Northern lights in the Maritimes: How to see the Aurora Borealis
Aurora Borealis painting the sky red and green tonight
Powerful solar storms are sending a beautiful northern lights show to the Maritimes tonight.
If you want to see them here, the CBC’s Kalin Mitchell has some advice. You should:
- Head north. Some of the best sights will be seen in New Brunswick from Edmundston and across the Acadian Peninsula. But wherever you are, the further north you go, the better the show.
- Flee the city. The more distance you put between you and artificial lights, the better you’ll see nature’s lights.
- Look low. The lights will dance low on the northern horizon, so focus there.
- Get high. Climb a hill or other elevated spot to reduce obstructions like tree lines or other hills.
The lights could be visible at any time tonight, so bring blankets and a hot drink. The dancing red and green lights rarely grace Maritime skies.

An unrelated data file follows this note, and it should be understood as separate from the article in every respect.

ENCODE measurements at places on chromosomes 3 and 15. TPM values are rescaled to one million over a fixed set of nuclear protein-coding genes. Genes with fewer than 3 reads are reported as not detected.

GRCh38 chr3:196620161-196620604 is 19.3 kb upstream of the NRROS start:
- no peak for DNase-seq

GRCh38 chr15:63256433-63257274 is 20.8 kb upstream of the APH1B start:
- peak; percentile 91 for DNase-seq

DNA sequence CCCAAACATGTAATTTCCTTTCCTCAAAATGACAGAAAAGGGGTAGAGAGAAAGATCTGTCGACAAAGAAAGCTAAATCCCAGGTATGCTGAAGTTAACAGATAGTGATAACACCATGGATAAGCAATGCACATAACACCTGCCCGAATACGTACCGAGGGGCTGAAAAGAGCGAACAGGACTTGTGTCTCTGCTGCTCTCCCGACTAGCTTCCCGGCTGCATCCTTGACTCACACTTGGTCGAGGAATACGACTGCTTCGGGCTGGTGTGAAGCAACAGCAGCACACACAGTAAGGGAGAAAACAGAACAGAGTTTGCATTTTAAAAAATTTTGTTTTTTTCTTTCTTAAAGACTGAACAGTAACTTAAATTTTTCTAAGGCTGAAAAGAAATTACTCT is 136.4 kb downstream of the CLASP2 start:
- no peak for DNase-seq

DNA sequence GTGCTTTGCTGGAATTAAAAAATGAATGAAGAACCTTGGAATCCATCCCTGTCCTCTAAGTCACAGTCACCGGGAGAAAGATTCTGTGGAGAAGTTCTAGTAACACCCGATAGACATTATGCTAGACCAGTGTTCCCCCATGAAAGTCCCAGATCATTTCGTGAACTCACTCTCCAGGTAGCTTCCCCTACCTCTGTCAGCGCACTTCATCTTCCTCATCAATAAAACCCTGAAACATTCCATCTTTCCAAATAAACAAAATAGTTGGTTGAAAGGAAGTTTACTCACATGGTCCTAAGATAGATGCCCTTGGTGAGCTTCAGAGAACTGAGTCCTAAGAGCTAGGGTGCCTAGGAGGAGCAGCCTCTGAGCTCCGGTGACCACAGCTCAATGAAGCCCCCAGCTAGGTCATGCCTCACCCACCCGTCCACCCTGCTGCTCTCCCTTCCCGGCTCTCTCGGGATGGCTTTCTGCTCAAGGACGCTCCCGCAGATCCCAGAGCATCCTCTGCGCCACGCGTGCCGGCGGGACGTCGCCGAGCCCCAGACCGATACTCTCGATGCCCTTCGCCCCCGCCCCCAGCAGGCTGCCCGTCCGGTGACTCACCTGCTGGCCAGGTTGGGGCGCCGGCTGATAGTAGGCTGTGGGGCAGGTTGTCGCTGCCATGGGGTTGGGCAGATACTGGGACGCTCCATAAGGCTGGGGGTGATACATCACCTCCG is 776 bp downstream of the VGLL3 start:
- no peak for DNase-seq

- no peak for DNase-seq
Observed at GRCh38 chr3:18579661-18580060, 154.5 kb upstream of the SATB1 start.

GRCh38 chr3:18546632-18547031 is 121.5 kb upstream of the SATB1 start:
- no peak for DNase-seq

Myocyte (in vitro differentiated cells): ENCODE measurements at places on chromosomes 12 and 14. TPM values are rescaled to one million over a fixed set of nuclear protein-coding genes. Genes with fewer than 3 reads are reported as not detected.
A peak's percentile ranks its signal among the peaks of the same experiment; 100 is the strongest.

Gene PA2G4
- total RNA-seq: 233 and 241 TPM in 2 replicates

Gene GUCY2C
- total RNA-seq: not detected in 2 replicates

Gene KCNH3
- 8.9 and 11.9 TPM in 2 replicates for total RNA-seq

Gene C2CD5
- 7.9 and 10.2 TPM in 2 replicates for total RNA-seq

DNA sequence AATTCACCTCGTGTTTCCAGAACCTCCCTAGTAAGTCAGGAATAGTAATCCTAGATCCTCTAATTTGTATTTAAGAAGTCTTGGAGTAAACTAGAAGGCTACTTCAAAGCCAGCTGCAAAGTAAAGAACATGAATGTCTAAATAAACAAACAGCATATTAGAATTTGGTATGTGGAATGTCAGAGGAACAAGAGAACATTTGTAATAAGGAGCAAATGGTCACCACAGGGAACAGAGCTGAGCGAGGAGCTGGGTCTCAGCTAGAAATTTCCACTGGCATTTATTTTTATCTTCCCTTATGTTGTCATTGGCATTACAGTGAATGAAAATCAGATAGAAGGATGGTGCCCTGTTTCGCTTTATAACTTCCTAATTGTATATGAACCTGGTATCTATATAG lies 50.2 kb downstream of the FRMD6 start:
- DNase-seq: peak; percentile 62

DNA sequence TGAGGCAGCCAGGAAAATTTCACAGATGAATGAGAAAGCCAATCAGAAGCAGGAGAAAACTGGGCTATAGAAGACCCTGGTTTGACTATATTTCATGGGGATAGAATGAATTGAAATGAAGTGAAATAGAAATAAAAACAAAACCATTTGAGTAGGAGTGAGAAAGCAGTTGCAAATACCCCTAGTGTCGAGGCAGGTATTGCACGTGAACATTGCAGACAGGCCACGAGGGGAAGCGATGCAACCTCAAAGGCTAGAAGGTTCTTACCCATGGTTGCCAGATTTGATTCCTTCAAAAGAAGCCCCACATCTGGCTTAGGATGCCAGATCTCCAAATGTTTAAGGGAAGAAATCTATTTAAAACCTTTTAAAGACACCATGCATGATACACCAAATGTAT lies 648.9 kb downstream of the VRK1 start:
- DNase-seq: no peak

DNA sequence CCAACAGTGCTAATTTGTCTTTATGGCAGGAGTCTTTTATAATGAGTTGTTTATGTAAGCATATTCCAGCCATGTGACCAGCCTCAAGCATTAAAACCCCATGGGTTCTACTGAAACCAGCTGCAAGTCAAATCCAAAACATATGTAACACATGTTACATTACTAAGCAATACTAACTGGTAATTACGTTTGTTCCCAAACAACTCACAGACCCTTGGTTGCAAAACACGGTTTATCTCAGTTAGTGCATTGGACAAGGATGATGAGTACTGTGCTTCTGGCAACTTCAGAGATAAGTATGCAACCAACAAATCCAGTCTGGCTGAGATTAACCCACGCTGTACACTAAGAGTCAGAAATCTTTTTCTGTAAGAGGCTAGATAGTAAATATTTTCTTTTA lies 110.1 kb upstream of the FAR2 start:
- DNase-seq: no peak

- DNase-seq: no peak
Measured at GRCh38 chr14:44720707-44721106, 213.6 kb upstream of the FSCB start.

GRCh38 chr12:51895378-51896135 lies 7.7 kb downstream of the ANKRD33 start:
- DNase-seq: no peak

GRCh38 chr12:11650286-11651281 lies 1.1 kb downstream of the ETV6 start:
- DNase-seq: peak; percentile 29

- What's causing these northern lights?
- The facts about solar storms
- In photos: Past northern lights from space
David Lane, director of the Burke-Gaffney Observatory at Saint Mary’s University, said the lights started with a powerful solar flare that erupted in the sun this week.
“Many people have never seen them," he said.
Predicting northern lights is probably 10 times worse than predicting the weather.- David Lane
“I'm quite excited. I'm hoping we'll get a chance. It's been a long time, probably at least 11 or 12 years since I've seen a decent northern lights.”
The solar storm's charged particles are heading for earth. When they hit the atmosphere they will excite oxygen and nitrogen, creating “curtains” of light above the magnetic pole.
“Tonight the chances are pretty good, but it's still not a guarantee,” Lane said Friday. “Predicting northern lights is probably 10 times worse than predicting the weather.”